How can the law prevent and deter corporate wrongdoing? The answer might lie in identifying what factors are associated with greater wrongdoing and how to best target them.
Editor’s note: This piece is part of our series on Corporations and Democracy, designed to continue the conversation initiated at a December 2020 conference by the same name sponsored by the Corporations and Society Initiative at Stanford GSB, and eight other schools and centers, including the Stigler Center at the University of Chicago Booth School of Business. See the conference’s website for a summary of the event, the program, full videos, and other links.
The annual costs of corporate wrongdoing in the US are conservatively estimated to be over $300 billion per year, with global estimates ranging even higher. There are so many examples of corporate wrongdoing from just the past few years that it is difficult to keep track—the Opioid crisis, the Volkswagen scandal, the GM faulty ignition switch scandal, Wells Fargo’s fake bank accounts, PG&E and the California fires, numerous Ponzi schemes, cybercrime, corruption, and more. These high profile examples and their staggering costs raise several important questions. What do legal systems do to prevent and deter corporate wrongdoing? Is it working well and, if not, why and what might be done?
The law generally aims to deter or prevent harmful activity by imposing liability on the persons causing harm, such as corporate employees. However, employees rarely have sufficient assets to pay for the harm caused and are often difficult to identify or sanction. This leads us to search for others who can monitor employee behavior, and in this regard, the corporation seems like a natural target. Imposing liability on corporations provides them with incentives to police wrongdoing within the firm, effectively deputizing them to assist in law enforcement.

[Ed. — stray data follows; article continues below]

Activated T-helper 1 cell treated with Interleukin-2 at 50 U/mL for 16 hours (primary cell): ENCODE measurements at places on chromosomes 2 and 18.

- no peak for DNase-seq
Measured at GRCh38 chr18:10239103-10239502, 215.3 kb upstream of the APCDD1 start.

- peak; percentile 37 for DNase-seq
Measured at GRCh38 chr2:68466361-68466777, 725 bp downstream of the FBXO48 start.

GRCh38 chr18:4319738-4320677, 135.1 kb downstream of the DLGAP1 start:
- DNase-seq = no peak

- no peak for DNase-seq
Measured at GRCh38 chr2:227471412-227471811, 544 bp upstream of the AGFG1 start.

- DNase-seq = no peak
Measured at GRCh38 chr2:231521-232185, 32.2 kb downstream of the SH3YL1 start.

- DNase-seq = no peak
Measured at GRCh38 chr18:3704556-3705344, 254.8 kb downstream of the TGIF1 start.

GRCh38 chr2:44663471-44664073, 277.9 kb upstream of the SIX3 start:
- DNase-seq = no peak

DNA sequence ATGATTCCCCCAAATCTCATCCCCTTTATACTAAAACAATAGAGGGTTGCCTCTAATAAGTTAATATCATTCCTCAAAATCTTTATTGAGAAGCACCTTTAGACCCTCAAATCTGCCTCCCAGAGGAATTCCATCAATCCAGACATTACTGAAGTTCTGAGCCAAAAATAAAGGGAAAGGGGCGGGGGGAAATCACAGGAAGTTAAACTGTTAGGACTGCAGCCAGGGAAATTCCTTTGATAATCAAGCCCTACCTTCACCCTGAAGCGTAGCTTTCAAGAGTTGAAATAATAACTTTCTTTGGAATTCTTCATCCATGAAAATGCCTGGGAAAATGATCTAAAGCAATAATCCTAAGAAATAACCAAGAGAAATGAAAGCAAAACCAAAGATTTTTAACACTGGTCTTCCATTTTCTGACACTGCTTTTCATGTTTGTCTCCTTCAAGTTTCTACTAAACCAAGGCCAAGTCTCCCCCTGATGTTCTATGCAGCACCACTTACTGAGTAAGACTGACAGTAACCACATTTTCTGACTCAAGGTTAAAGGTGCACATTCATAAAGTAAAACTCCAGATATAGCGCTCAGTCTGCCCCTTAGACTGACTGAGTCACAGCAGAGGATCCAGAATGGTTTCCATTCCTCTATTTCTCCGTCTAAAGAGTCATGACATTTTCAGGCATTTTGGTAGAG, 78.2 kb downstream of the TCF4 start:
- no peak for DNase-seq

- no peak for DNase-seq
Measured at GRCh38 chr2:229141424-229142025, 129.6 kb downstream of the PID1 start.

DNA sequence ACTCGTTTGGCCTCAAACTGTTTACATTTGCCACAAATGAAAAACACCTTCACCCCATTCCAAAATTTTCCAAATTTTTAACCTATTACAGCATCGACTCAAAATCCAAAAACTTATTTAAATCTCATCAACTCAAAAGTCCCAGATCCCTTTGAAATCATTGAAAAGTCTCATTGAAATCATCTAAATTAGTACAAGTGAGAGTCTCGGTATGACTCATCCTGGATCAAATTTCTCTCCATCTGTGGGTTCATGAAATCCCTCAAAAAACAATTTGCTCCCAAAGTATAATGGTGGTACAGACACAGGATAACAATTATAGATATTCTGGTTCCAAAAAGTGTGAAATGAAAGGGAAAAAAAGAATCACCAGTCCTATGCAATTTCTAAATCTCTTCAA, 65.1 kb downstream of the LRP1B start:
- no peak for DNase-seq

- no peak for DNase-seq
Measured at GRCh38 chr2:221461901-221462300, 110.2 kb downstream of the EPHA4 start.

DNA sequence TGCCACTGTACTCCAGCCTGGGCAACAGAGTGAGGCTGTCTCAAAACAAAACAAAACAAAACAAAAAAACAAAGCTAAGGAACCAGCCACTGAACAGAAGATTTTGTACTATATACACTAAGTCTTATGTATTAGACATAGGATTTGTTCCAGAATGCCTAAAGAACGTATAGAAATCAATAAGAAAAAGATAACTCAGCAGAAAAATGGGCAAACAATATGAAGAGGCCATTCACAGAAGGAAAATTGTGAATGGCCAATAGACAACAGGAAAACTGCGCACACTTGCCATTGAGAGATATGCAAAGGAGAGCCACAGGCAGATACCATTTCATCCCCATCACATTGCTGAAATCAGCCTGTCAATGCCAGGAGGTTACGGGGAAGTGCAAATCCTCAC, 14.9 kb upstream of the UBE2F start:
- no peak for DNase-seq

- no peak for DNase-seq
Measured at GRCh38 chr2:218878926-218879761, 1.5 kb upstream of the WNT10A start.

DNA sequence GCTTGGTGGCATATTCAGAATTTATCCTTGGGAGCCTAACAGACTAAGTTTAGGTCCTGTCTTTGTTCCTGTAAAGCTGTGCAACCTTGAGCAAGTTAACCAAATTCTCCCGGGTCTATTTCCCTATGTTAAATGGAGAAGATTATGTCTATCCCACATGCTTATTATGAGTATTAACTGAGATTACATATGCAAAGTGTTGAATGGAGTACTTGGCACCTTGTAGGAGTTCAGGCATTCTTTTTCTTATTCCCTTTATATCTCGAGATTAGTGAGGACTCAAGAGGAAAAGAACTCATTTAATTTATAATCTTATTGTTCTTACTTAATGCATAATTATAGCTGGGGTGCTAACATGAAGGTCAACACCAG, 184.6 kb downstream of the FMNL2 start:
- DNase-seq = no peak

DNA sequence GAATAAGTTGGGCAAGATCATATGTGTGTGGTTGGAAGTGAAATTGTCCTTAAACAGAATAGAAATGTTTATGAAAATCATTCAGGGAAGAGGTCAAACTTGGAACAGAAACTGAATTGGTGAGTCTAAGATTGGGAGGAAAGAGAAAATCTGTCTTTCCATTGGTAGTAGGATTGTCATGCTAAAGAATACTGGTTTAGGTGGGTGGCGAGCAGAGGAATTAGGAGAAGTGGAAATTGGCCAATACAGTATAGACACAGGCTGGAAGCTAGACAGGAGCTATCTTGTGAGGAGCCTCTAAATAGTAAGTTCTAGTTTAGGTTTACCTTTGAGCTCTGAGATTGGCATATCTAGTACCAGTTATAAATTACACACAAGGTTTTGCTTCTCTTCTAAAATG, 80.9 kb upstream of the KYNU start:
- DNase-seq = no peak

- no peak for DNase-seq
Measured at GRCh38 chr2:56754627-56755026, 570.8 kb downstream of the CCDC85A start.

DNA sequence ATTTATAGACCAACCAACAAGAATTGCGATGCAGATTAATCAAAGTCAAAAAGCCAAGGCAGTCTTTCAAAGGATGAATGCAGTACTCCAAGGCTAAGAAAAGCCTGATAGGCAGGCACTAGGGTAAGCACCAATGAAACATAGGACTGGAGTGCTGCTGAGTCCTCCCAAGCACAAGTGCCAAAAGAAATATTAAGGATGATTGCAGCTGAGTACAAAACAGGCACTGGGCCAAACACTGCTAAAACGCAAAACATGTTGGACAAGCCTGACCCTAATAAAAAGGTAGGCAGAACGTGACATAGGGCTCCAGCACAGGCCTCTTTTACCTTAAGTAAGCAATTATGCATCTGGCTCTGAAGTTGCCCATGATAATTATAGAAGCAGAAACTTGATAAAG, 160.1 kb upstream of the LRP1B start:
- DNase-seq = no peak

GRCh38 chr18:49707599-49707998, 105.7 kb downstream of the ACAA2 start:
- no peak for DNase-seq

Corporate liability, whether civil or criminal, is typically vicarious in that the firm is sanctioned for the behavior of its employees. Countries differ on the conditions under which they hold firms vicariously liable. Under respondeat superior, the most common standard in the US, corporations are liable for the behavior of any agent acting within the scope of her employment with at least a partial intent to benefit the firm. The “alter ego” standard, used in most countries outside the US and in some US states, only imposes liability on the corporation for the behavior of a “high managerial agent” or its “controlling mind” when she acts within the course of her employment and with at least a partial intent to benefit the firm. Respondeat superior is an easier standard because it premises corporate liability on any agent’s behavior.
The difference matters most in cases like the Well Fargo fake account fiasco where lower level employees engaged in harmful activity ostensibly to meet cross-selling quotas established by the firm’s top brass, but no high level employees were actively involved in creating fake accounts. There, respondeat superior leads to corporate liability, but the “alter ego” approach might not.